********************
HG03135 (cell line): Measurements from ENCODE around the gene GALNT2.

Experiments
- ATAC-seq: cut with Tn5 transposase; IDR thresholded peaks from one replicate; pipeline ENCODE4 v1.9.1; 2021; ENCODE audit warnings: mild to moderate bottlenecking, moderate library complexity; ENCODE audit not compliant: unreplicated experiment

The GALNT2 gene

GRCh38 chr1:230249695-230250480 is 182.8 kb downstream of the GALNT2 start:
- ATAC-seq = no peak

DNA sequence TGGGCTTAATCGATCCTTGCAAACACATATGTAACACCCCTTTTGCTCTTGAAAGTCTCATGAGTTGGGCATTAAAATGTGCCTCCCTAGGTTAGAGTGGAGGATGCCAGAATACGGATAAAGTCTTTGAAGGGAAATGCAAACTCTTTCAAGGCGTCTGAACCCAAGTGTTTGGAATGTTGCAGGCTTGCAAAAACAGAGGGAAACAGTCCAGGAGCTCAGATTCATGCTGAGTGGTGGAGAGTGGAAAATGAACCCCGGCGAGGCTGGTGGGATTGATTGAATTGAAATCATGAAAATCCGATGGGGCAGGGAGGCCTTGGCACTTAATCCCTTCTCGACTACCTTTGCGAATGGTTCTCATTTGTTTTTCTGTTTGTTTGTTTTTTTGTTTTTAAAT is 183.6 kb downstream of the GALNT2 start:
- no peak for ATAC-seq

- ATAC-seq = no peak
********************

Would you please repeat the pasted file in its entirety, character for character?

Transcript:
HG03135 (cell line): Measurements from ENCODE around the gene GALNT2.

Experiments
- ATAC-seq: cut with Tn5 transposase; IDR thresholded peaks from one replicate; pipeline ENCODE4 v1.9.1; 2021; ENCODE audit warnings: mild to moderate bottlenecking, moderate library complexity; ENCODE audit not compliant: unreplicated experiment

The GALNT2 gene

GRCh38 chr1:230249695-230250480 is 182.8 kb downstream of the GALNT2 start:
- ATAC-seq = no peak

DNA sequence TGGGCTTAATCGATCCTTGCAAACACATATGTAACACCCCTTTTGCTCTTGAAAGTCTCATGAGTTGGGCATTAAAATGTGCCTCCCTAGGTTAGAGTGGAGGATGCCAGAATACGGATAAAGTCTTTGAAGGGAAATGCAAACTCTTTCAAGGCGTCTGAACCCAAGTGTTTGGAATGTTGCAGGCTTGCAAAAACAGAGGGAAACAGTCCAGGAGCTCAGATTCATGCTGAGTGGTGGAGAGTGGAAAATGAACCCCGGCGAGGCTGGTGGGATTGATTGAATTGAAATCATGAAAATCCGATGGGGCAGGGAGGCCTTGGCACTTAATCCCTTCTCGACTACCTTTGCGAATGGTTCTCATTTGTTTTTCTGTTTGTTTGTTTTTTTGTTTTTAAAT is 183.6 kb downstream of the GALNT2 start:
- no peak for ATAC-seq

- ATAC-seq = no peak